Fatal Kansas 'swatting' suspect wanted for similar hoax in Calgary

The incident in Calgary took place Dec. 22. A man called 911 and claimed that he had shot his father and was holding his mother and younger brother hostage, according to a police news release.

Police say 25-year-old Tyler Barriss has been charged for making a prank call that resulted in armed response

Tyler Barriss appears in a 2015 booking photo provided by the Glendale Police Department. He has been charged with a swatting incident last month in Calgary. (Glendale Police Department/Handout via Reuters)

The Los Angeles suspect in a fatal "swatting" incident in the United States has been charged by Calgary police for a similar, but non-fatal, hoax.

Swatting is when a call is made to police claiming that a major incident, often involving hostages, is unfolding at a residence and usually results in a tactical team being deployed. 

The incident in Calgary took place Dec. 22. A man called 911 and claimed that he had shot his father and was holding his mother and younger brother hostage, according to a police news release. 

"While officers were on scene trying to confirm the reported information, Calgary 911 received another call from a female who lived at the address, who believed she was the victim of a swatting call," reads the release.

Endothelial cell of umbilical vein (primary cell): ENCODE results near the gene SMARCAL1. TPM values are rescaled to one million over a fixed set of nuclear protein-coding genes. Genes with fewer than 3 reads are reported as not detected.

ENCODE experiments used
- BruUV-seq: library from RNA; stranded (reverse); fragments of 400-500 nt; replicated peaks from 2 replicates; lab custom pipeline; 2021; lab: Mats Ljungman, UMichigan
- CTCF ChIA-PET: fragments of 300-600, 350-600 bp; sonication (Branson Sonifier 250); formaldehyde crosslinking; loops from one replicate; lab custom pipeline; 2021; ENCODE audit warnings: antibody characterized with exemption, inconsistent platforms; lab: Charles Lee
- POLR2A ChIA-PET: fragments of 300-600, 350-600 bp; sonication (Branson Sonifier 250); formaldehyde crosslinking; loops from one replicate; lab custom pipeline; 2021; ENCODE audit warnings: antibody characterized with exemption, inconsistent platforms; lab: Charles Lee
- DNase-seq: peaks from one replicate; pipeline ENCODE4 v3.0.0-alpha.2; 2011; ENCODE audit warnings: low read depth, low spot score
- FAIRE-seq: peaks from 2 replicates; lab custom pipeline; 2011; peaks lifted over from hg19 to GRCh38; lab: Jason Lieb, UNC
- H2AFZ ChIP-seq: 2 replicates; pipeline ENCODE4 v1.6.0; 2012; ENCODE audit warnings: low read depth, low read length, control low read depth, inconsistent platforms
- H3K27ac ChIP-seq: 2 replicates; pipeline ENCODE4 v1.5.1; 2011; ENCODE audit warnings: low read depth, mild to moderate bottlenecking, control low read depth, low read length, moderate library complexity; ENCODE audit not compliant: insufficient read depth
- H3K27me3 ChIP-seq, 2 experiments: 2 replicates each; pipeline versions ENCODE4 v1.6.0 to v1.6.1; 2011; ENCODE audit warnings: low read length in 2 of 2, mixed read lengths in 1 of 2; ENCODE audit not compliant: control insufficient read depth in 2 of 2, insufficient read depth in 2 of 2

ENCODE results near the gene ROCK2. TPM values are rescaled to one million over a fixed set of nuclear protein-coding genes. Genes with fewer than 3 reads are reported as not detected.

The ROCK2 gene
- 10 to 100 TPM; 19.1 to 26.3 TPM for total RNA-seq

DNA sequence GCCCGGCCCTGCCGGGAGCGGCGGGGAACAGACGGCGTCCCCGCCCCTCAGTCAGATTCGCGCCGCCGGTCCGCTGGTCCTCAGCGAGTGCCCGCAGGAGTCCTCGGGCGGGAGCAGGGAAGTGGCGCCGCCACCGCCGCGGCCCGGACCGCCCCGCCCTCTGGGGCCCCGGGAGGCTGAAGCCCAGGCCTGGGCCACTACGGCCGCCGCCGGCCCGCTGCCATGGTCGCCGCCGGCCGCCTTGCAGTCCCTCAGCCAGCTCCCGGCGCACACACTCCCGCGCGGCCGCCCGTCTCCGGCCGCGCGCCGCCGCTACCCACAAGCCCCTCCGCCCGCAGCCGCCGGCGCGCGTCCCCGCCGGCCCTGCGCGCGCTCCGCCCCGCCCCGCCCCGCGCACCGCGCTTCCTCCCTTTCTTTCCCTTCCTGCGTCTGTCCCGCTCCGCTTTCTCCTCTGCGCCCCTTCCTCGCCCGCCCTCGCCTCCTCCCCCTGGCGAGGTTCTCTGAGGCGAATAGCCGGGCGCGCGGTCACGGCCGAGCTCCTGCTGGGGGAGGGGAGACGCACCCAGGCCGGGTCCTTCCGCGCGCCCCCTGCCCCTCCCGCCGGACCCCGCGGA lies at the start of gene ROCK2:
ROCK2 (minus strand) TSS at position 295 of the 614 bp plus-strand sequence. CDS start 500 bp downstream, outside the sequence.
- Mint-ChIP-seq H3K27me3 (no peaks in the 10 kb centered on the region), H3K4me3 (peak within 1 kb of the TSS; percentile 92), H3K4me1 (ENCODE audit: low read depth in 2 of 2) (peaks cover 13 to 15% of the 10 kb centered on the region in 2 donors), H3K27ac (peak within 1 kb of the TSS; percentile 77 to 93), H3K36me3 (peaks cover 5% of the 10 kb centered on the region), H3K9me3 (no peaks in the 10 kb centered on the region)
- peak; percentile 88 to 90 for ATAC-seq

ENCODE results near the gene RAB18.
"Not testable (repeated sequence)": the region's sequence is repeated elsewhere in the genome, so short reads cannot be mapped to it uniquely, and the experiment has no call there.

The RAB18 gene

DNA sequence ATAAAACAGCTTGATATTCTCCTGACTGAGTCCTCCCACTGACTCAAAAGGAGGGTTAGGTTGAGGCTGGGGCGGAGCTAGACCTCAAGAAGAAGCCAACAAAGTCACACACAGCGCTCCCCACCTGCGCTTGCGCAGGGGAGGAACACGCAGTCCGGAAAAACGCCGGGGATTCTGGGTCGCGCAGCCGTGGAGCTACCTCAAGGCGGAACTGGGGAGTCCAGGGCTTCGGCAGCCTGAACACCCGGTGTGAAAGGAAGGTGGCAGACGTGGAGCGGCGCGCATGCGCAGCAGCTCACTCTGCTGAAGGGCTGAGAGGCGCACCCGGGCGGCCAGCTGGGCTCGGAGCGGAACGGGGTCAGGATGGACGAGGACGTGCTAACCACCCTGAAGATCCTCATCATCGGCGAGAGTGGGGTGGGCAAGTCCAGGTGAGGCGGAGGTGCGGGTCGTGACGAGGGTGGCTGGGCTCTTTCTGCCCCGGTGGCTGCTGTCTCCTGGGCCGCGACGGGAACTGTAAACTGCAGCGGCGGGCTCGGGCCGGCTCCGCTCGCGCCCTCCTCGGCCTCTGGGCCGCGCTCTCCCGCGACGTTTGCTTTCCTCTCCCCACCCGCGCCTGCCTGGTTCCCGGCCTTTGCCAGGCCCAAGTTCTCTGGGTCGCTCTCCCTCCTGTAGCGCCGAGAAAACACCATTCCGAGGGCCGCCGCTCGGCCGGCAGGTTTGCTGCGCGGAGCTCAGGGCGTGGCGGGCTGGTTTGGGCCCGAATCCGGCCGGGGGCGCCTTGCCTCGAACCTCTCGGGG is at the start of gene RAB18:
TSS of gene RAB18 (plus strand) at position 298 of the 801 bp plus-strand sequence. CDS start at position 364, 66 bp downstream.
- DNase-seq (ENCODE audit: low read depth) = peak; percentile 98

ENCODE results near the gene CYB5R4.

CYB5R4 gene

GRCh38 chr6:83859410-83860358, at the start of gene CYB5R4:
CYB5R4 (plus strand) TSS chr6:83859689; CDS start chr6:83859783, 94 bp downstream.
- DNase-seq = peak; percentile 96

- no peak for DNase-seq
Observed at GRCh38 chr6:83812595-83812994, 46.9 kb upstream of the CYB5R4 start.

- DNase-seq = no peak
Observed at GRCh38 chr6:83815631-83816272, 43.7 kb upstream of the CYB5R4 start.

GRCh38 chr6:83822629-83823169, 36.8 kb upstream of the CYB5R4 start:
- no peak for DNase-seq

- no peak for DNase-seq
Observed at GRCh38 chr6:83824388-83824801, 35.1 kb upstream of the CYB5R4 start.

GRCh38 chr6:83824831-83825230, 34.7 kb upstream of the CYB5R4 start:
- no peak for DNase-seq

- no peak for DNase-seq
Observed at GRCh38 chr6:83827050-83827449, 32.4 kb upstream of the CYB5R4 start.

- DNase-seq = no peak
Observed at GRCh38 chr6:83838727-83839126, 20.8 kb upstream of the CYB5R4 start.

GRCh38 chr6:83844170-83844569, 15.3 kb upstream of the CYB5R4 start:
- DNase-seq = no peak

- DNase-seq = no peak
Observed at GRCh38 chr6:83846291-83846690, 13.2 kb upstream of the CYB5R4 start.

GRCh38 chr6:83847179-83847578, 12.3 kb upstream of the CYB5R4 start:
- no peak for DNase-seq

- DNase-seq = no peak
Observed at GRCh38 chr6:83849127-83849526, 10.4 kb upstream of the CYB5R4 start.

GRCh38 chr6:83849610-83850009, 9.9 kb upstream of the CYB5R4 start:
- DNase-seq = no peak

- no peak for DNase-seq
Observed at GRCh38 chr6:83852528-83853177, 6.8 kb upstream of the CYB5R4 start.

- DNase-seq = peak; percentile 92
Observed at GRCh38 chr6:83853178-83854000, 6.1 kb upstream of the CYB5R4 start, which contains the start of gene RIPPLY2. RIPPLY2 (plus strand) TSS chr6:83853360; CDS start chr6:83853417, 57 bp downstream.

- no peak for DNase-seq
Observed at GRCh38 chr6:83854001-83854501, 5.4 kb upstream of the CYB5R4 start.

"The female exited her residence and officers confirmed that the initial report of a shooting and hostage scenario was false."

Kansas shooting

Police say the woman may have been targeted because of her online persona. Investigators identified a suspect who had made contact with her earlier that day. 

Tyler Raj Barriss, 25, has been charged with public mischief, fraud and mischief. 

Acting Duty Insp. Peter Siegenthaler said swatting calls can put the public and officers at risk and tie up police resources.

"We have to take these calls seriously and we have to take them at face value based on the information that we receive."

Siegenthaler said the Dec. 22 call concerned police because it was very specific and sounded very real.

He said it's not difficult for someone to figure out how to make a 911 call to a different city.

Barriss is currently in custody in Los Angeles awaiting a handover to Kansas to stand trial for a fatal incident on Dec. 28. 

In that case, Wichita police responded to a home after a man called 911 and said he had shot his father, was holding a gun to his mother and sister and had doused the home in gasoline and was considering setting it alight. 

Once police arrived, a man, later identified as 28-year-old Andrew Finch, emerged from the house and an officer shot him dead. Finch was unarmed. 

Wichita Deputy Police Chief Troy Livingston said Finch was shot after he raised his hands quickly and appeared to point a weapon at officers. 

It seems unlikely Barriss will ever see the inside of a Calgary courtroom. Siegenthaler said Barriss likely won't be extradited to Canada to face charges. But Barriss would be arrested if he entered the country.

He said Barriss wasn't on the Calgary Police Service's radar until after the incident in Wichita.

With files from the Canadian Press